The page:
The Home-Front War: World War II and American Society

By Kenneth Paul O'Brien; Lynn Hudson Parsons | Go to book overview

NOTES

The author wishes to express his gratitude for assistance received in support of this research from the National Endowment for the Humanities, the American Philosophical Society, and the Division of Sponsored Research at the University of Florida.

1.
Anthony D. Smith, "War and Ethnicity: The Role of Warfare in the Formation, Self-Images and Cohesion of Ethnic Communities," Ethnic and Racial Studies 4 ( October 1981): 375. Smith's work was concerned with structuring a general theory to account for these two factors in conflicts stretching from the time of the Egyptian kingdoms to the present.
2.
Studies that do deal with ethnic groups have tended to explore dramatic events such as the Japanese relocation and/or the aforementioned political and foreign policy implications of ethnic attachments. See, for example, Roger Daniels, Concentration Camps U.S.A. ( New York, 1971); James Miller, The United States and Italy, 1940-1950: The Politics and Diplomacy of Stabilization ( Chapel Hill, NC, 1986); Maddalena Tirabassi , "La Mazzini Society (1940-1946): un associazione degli antifascisti italiani negli Stati Uniti," in Giorgio Spini, et al., eds., Italia e America dalla grande guerra a oggi ( Venezia, 1976); Louis Gerson, The Hyphenate in Recent American Politics and Diplomacy ( Lawrence, KS, 1964); John Jeffries, Forging the Roosevelt Coalition ( Chapel Hill, NC, 1976); Winston Van Horne, ed., Ethnicity and War ( Milwaukee, WI, 1984); and Antonio Varsori, Gli alleati e l'emigrazione democratica antifascista, 1940-1943 (Firenze, 1982); Leo V. Kanawada, Franklin Roosevelt's Diplomacy and American Catholics, Italians and Jews ( Ann Arbor, MI, 1982); Lorraine Lees, "National Security and Ethnicity: Contrasting Views During World War II," Diplomatic History, 11 (Winter 1987): 114-125. The literature on Canada during World War II has been more attentive to the impact of war on European ethnic groups. See Norman Hillmer et al., eds., On Guard for Thee: War, Ethnicity, and the Canadian State, 1939-1945 ( Ottawa, 1988); Luigi Bruti-Liberati, Il Canada, l'Italia e il fascismo, 1919-1945 ( Rome, 1984).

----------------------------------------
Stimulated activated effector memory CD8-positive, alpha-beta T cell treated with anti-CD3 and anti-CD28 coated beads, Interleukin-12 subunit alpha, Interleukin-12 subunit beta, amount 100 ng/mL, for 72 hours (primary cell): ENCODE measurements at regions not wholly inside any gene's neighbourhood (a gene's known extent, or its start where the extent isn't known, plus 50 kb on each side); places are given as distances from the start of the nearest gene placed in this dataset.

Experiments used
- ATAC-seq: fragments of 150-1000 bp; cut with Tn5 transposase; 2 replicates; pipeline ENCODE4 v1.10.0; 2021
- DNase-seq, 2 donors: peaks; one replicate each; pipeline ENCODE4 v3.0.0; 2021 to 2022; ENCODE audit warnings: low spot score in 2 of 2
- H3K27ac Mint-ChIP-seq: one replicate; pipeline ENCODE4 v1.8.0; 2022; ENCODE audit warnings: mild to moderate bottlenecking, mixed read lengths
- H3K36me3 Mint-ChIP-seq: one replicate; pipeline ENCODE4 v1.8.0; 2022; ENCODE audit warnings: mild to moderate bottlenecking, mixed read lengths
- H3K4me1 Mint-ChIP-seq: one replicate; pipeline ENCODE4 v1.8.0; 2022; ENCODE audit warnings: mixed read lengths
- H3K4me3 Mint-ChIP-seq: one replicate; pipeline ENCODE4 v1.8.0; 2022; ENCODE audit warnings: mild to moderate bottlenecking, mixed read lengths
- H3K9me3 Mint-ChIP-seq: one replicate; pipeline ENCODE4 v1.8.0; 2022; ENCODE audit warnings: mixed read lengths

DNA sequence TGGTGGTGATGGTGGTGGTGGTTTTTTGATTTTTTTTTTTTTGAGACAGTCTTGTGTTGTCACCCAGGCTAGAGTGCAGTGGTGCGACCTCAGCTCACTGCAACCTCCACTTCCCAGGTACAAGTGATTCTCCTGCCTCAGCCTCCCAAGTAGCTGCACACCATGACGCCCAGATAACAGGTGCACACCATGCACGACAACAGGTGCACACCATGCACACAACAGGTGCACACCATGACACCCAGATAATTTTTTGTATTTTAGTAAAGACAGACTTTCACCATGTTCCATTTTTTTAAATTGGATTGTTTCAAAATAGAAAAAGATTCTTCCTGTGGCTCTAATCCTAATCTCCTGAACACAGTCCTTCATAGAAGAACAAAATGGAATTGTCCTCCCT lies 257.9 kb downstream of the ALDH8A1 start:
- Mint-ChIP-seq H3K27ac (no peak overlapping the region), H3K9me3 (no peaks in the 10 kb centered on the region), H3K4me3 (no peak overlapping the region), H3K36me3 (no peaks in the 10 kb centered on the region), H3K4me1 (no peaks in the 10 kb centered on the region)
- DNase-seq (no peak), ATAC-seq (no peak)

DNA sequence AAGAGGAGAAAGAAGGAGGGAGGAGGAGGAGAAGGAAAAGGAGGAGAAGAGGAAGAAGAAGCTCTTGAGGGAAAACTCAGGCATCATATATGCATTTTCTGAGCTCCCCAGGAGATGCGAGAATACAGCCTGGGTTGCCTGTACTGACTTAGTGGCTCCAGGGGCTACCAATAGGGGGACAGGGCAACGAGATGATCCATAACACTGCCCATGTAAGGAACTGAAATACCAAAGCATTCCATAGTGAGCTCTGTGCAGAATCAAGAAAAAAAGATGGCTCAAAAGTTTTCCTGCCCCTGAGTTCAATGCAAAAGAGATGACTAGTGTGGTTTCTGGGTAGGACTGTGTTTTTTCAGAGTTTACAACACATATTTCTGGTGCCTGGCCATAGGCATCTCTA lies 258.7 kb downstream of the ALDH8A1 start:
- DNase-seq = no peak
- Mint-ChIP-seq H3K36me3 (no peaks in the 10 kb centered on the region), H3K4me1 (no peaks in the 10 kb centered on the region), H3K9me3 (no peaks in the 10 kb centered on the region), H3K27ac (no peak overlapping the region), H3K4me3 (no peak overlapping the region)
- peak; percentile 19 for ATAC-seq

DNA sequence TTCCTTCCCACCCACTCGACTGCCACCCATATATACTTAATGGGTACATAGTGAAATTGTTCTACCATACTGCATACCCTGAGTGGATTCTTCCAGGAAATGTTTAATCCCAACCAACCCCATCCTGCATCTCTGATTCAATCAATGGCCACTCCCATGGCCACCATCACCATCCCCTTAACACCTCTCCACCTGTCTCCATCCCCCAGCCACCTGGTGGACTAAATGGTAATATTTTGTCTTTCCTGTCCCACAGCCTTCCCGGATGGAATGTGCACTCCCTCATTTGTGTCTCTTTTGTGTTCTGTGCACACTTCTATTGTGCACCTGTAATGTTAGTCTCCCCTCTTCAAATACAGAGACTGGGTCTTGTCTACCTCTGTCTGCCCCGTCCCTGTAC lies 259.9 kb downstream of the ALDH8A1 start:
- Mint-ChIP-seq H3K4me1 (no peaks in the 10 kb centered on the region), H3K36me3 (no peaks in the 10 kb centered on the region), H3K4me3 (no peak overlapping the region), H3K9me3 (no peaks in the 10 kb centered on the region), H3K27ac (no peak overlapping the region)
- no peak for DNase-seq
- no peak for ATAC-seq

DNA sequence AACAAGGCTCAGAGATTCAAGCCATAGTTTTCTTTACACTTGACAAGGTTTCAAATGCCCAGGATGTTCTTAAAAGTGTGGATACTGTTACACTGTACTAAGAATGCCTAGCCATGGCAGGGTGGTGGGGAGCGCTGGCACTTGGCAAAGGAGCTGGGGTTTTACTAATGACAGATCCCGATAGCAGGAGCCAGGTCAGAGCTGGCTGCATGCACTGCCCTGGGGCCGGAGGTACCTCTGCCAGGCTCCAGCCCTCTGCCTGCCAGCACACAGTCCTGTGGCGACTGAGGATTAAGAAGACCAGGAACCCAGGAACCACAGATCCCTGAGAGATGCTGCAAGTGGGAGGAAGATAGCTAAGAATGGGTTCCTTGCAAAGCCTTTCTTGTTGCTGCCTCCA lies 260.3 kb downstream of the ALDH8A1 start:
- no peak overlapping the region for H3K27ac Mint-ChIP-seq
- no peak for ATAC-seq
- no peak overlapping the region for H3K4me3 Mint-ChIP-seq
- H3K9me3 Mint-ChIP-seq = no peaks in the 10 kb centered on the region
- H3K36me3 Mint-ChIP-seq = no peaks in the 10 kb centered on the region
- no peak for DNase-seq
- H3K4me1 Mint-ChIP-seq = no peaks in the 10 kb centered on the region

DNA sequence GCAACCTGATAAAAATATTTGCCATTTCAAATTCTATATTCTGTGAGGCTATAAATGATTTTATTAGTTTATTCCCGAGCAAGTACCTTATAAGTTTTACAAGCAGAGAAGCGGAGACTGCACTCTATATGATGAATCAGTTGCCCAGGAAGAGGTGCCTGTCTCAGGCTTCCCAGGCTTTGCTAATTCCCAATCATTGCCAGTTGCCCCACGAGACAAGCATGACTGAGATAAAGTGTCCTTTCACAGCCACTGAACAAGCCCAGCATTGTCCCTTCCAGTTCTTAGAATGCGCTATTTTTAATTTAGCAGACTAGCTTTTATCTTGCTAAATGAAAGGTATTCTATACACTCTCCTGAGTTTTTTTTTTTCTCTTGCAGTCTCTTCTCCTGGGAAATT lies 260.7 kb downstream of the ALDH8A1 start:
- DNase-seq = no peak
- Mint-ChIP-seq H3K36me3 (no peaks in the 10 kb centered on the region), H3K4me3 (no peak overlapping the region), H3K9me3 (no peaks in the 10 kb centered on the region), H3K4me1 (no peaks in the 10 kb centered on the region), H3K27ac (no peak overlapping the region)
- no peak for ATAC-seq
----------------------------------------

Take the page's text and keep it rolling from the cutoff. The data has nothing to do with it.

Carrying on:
3.
John Diggins excellent book, Mussolini and Fascism: The View from America ( Princeton, 1972) is something of an exception, but, as he himself indicated, it rather narrowly concentrates on the nature of American public opinion toward fascism. See also Richard Polenberg, One Nation Divisible: Class, Race, and Ethnicity in the United States Since 1938 ( New York, 1980); LaVern J. Rippley, The German Americans ( New York, 1984); Mike Davis, Prisoners of the American Dream: Politics and Economy in the History of the U.S. Working Class ( London, 1986); John Blum, V Was for Victory: Politics and American Culture ( New York, 1976); Howard F. Stein and Robert F. Hill, The Ethnic Imperative ( University Park, PA, 1977), which sees the war as the "great crucible of amalgamation"; Allan M. Winker, Homefront U.S.A.: America during World War II ( Arlington Heights, IL, 1986); especially, Andrew Hacker, The End of the American Era ( New York, 1970), which claims that "the war implanted in second and third generation immigrants an impatience to accelerate their assimilation into the mainstream of American life."
4.
See, in particular, Richard D. Alba, Italian Americans: Into the Twilight of Ethnicity ( Englewood Cliffs, NJ, 1985). Steven Fox entertaining The Unknown Internment: An Oral History of the Relocation of Italian Americans during World War II ( Boston, 1990) is largely silent on larger interpretations. For more general treatments:

-76-

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